In recent years the mainland has been putting a lot of effort into developing “Internet+”, which refers to a system in which the internet acts as a main platform for business activities.
One of the best-known examples of “Internet+” is Alibaba. Due to our population and market size, it is almost impossible for Hong Kong to develop its own e-commerce platform that can compete with market leaders on the mainland like Alibaba, unless such platform is made exclusive to particular users.
“Smart City” belongs to this type of exclusive platforms, because every city has its own unique characteristics and limitations, and therefore a mode that applies to one city doesn’t necessarily apply to another.
On the other hand, it requires a lot of capital and resources to develop and run an online “Smart City” platform in the early stages in order to attract more users and fulfill its potential.
The key to success is to provide more incentives for people to use such platforms and incorporate them into their daily lives.
For example, if all Hong Kong citizens are allowed to use 5G service for free, I am sure the number of users of this latest high-speed telecommunication technology will shoot up instantly.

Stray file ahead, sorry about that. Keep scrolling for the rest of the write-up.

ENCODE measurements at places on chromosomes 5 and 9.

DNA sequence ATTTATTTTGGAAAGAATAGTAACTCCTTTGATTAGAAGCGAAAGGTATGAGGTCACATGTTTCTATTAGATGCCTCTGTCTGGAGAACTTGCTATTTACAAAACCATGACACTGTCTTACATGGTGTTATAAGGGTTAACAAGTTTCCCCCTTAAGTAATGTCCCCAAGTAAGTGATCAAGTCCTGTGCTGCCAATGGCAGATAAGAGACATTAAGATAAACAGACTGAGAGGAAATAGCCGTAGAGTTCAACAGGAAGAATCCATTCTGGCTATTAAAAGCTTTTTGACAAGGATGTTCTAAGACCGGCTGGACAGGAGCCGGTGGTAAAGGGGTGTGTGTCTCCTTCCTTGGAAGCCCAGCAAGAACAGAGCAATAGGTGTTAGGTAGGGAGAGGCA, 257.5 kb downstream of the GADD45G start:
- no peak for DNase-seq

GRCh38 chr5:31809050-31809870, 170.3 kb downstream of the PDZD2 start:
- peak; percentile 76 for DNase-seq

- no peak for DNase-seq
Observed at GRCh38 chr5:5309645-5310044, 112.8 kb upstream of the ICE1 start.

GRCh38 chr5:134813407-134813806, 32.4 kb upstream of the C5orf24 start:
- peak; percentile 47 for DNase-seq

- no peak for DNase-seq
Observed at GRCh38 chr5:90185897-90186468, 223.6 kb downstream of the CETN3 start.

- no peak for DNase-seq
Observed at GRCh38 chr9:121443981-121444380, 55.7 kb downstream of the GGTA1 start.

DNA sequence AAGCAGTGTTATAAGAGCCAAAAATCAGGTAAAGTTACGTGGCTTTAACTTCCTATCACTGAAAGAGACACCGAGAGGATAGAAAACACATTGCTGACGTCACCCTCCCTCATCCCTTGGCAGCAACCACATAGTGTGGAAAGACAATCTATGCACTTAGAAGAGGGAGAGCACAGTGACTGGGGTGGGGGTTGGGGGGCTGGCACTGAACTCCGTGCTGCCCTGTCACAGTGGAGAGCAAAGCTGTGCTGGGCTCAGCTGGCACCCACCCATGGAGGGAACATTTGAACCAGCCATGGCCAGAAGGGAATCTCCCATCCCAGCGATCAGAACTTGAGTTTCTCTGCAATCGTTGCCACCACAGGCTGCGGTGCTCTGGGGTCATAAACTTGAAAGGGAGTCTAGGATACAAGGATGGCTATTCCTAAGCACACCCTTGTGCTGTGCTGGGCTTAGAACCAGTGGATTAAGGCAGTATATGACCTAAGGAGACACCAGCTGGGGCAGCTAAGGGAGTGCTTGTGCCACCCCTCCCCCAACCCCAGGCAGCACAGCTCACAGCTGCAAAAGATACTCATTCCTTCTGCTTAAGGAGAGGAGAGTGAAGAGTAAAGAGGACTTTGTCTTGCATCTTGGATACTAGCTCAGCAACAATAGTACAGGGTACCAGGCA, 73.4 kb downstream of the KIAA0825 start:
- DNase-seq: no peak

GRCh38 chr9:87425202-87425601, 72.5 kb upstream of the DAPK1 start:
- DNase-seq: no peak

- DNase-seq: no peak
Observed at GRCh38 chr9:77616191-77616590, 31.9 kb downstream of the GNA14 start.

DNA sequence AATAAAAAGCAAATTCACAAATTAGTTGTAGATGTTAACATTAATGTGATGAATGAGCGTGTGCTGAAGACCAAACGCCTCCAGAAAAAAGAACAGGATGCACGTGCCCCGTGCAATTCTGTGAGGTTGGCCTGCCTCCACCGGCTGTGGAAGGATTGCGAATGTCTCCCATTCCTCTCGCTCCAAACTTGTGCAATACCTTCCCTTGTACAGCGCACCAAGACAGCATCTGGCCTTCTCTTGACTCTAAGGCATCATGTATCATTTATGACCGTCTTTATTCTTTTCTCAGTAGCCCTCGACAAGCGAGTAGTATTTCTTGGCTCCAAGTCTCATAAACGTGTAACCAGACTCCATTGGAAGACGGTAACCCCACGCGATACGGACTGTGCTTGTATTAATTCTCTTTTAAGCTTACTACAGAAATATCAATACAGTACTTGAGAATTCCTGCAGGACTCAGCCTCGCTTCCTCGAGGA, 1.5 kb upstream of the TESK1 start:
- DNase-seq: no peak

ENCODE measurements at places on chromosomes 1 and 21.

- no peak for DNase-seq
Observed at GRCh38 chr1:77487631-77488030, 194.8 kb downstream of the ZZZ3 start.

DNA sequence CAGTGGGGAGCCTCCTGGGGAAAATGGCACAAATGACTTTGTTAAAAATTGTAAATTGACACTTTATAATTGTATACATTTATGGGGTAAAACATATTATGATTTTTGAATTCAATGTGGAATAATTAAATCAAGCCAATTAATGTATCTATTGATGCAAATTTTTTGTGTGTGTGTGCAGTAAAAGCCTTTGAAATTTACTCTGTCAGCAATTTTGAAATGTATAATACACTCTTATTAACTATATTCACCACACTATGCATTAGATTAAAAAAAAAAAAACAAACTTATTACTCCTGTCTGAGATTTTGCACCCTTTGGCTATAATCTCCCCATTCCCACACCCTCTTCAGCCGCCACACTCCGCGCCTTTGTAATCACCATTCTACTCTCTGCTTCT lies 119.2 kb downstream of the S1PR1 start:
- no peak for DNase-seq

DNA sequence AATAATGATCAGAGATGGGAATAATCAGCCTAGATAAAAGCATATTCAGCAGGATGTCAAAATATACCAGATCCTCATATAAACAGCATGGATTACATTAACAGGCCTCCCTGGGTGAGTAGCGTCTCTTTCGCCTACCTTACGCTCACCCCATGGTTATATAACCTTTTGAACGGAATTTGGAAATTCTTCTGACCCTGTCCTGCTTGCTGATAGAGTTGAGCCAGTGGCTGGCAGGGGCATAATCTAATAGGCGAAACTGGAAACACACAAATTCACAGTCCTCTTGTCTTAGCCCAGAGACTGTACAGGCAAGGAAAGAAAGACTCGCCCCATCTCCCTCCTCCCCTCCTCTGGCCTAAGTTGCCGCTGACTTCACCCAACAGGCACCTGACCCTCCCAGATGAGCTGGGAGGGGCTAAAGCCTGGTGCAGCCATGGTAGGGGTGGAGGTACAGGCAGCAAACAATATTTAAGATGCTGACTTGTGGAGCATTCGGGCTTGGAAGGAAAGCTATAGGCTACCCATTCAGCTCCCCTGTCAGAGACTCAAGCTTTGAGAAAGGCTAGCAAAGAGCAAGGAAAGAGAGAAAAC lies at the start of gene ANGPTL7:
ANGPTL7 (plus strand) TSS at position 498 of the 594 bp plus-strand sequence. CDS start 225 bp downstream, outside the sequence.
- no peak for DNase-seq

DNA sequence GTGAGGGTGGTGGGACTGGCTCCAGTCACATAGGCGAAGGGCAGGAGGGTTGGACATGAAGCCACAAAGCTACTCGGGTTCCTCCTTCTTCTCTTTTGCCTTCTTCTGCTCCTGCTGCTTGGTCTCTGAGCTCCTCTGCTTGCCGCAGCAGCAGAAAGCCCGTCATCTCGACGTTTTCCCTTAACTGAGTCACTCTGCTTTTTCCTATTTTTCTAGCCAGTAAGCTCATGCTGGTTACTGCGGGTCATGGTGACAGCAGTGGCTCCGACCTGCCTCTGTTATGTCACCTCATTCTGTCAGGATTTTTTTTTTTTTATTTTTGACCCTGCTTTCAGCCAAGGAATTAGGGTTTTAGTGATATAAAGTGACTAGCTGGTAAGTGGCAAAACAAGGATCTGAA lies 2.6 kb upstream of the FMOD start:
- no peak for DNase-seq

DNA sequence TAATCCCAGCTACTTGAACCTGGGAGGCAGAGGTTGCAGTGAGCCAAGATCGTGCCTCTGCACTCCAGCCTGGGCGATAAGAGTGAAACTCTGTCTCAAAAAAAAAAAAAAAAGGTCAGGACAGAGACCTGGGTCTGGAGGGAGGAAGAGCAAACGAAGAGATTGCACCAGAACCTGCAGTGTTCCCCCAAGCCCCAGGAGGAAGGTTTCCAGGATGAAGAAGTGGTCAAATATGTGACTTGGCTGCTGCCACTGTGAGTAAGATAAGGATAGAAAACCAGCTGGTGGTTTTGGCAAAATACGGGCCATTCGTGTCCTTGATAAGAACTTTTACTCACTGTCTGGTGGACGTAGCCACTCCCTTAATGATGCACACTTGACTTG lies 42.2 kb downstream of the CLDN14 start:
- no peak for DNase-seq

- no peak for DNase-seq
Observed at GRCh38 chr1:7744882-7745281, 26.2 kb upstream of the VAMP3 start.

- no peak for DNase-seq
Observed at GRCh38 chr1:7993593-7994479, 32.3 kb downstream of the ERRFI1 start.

The increase in the number of users means more business opportunities, which will then generate new ideas and innovations.
Free 5G service is also likely to inspire more innovative applications of the O2O (online to offline) technology, such as Uber, Airbnb and GoGoVan.
In contrast, “+Internet”, or “Business+Internet”, is a different concept. It refers to an operating model in which the internet is used to enhance or supplement business activities.
Cloud services and “Big Data” are typical examples of “+Internet”. The emergence of “Big Data” has revolutionized traditional business concepts, and in the age of the “Big Data”, data itself is often seen as a more valuable commodity than the hard product.
Take “Ubike” in Taipei as an example. Citizens or tourists can hire a bicycle with the Easy Card (Taiwan’s equivalent of the “Octopus Card”). All they need to do is to download the official app, which will tell them where and when they can get a bicycle, and how to return it.
In other words, the Ubike platform is basically a massive online database of information about who hired bicycles, when and where they did so, throughout the year.
From the “Big Data” perspective, the value of these data goes far beyond just as a reference for pricing. By analyzing them, the city government can not only understand the spending patterns of consumers, but can also formulate its environmental protection and urban enhancement programs based on these data.
According to media reports, Netflix will enter the Hong Kong market soon. Netflix in fact is a very typical “Big Data” enterprise, since its operator not only keeps abreast of changing customer tastes but also creates new demand by analyzing the spending patterns of its customers.
In short, there is no shortage of new opportunities in the age of “Internet+” for Hong Kong. All it takes to capitalize on this new tech boom is a change of mindset.
This article appeared in the Hong Kong Economic Journal on Sept. 24.
Translation by Alan Lee
[Chinese version 中文版]
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